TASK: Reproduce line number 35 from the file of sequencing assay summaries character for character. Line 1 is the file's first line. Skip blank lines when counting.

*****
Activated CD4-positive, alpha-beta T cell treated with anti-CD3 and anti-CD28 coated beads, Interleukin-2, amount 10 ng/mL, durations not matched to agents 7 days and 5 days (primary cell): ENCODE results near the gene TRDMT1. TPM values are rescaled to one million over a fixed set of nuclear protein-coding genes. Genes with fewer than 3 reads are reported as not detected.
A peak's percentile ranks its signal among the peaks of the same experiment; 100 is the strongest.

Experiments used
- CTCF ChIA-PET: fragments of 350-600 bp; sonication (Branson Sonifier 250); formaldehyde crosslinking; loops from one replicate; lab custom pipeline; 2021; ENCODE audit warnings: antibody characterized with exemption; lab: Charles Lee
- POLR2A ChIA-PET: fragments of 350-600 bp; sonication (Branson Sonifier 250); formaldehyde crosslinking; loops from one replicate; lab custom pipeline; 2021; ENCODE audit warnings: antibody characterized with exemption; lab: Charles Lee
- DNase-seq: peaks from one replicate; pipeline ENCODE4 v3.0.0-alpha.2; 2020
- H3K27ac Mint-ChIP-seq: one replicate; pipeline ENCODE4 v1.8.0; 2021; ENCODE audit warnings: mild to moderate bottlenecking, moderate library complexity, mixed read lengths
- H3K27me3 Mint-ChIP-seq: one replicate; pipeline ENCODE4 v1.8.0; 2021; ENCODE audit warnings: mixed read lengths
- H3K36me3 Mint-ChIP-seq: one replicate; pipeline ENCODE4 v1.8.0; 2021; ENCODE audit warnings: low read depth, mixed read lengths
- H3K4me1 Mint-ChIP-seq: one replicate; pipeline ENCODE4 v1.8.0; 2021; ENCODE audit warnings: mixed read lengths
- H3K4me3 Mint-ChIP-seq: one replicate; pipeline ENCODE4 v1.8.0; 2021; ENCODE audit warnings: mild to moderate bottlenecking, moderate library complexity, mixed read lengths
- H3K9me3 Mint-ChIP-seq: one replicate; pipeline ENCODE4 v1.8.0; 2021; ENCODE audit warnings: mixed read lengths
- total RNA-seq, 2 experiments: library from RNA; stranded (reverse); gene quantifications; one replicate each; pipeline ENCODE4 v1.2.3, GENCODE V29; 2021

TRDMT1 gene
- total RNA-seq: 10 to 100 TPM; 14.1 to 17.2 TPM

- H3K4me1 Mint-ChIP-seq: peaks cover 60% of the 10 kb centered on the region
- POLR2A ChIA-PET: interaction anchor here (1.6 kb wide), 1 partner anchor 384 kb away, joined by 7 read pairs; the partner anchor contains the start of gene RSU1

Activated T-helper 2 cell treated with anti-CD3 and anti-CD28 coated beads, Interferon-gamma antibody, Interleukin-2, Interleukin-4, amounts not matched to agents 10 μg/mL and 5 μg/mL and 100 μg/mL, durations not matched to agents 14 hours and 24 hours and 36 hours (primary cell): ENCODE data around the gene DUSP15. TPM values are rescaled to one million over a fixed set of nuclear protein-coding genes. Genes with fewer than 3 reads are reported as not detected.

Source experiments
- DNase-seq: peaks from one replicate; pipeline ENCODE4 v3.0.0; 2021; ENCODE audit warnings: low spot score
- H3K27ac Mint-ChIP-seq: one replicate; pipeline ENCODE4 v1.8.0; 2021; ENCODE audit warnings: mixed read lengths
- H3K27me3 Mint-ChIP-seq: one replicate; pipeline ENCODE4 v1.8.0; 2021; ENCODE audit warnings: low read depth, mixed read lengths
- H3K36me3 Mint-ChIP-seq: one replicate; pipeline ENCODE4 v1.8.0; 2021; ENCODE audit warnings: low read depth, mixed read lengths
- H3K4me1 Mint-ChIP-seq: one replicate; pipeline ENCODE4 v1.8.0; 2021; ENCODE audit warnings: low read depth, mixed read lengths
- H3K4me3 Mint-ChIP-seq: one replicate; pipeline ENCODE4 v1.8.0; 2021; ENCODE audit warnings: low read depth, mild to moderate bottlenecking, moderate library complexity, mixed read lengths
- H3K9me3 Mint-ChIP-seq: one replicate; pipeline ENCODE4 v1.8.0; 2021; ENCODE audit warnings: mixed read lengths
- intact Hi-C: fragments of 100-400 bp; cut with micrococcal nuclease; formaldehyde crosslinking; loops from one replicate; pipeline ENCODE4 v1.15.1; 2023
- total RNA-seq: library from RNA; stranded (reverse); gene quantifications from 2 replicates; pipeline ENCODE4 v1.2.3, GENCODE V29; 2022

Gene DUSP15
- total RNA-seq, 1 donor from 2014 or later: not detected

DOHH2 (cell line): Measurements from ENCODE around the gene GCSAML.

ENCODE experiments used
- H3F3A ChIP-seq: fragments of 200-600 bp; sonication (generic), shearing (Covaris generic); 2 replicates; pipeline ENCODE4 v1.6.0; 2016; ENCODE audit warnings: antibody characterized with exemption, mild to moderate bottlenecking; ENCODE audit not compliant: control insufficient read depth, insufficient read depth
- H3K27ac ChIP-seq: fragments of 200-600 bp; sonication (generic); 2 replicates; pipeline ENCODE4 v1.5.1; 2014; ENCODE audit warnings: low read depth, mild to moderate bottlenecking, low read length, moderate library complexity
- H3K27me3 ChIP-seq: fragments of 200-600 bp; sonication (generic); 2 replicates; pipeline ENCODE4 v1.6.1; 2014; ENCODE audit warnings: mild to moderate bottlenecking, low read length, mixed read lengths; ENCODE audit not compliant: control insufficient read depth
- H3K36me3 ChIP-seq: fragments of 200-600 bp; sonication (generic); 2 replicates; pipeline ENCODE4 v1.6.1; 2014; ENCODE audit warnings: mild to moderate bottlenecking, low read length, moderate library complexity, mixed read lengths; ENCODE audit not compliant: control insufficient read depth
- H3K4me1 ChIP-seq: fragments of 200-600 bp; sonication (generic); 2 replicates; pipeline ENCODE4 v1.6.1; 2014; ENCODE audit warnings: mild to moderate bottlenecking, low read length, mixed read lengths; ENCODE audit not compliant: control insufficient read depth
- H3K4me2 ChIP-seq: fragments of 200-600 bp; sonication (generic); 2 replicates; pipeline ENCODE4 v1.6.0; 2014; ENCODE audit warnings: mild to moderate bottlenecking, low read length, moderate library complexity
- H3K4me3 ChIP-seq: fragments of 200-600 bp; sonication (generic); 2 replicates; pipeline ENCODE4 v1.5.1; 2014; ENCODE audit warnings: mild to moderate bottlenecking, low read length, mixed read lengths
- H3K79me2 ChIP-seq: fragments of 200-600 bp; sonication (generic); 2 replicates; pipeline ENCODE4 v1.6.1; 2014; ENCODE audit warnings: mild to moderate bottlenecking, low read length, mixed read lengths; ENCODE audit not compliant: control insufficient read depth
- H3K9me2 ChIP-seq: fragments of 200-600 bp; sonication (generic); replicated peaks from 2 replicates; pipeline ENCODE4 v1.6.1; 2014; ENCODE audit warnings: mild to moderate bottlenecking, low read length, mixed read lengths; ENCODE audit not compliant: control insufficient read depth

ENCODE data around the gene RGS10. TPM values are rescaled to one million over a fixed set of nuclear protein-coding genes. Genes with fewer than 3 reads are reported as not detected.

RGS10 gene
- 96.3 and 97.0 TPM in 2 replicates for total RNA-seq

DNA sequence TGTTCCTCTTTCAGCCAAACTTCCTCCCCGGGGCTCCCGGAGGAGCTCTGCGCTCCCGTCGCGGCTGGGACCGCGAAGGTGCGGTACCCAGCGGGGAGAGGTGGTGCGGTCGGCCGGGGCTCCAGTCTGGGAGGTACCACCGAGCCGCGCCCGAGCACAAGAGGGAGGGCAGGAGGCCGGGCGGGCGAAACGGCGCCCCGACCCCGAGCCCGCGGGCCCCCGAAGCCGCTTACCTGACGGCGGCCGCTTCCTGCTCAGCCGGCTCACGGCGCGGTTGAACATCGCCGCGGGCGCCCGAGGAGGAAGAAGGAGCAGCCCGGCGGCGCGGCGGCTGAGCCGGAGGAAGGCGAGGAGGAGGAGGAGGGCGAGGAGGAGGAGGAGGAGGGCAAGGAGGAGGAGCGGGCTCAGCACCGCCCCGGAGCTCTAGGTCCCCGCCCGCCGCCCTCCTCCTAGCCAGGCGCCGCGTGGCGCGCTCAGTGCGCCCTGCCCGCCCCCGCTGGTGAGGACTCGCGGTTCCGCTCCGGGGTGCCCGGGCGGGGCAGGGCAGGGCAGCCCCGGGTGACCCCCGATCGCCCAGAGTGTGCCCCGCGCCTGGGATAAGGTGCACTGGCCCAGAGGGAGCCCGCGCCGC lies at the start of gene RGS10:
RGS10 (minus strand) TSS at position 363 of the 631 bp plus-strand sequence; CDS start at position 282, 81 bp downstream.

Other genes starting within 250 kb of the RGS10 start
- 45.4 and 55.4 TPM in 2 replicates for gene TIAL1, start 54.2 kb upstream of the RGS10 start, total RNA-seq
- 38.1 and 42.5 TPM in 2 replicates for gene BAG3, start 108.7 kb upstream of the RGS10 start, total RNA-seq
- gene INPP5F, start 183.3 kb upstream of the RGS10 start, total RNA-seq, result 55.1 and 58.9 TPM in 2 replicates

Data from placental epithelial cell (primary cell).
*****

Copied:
- H3K27me3 ChIP-seq: fragments of 200-600 bp; sonication (generic); 2 replicates; pipeline ENCODE4 v1.6.1; 2014; ENCODE audit warnings: mild to moderate bottlenecking, low read length, mixed read lengths; ENCODE audit not compliant: control insufficient read depth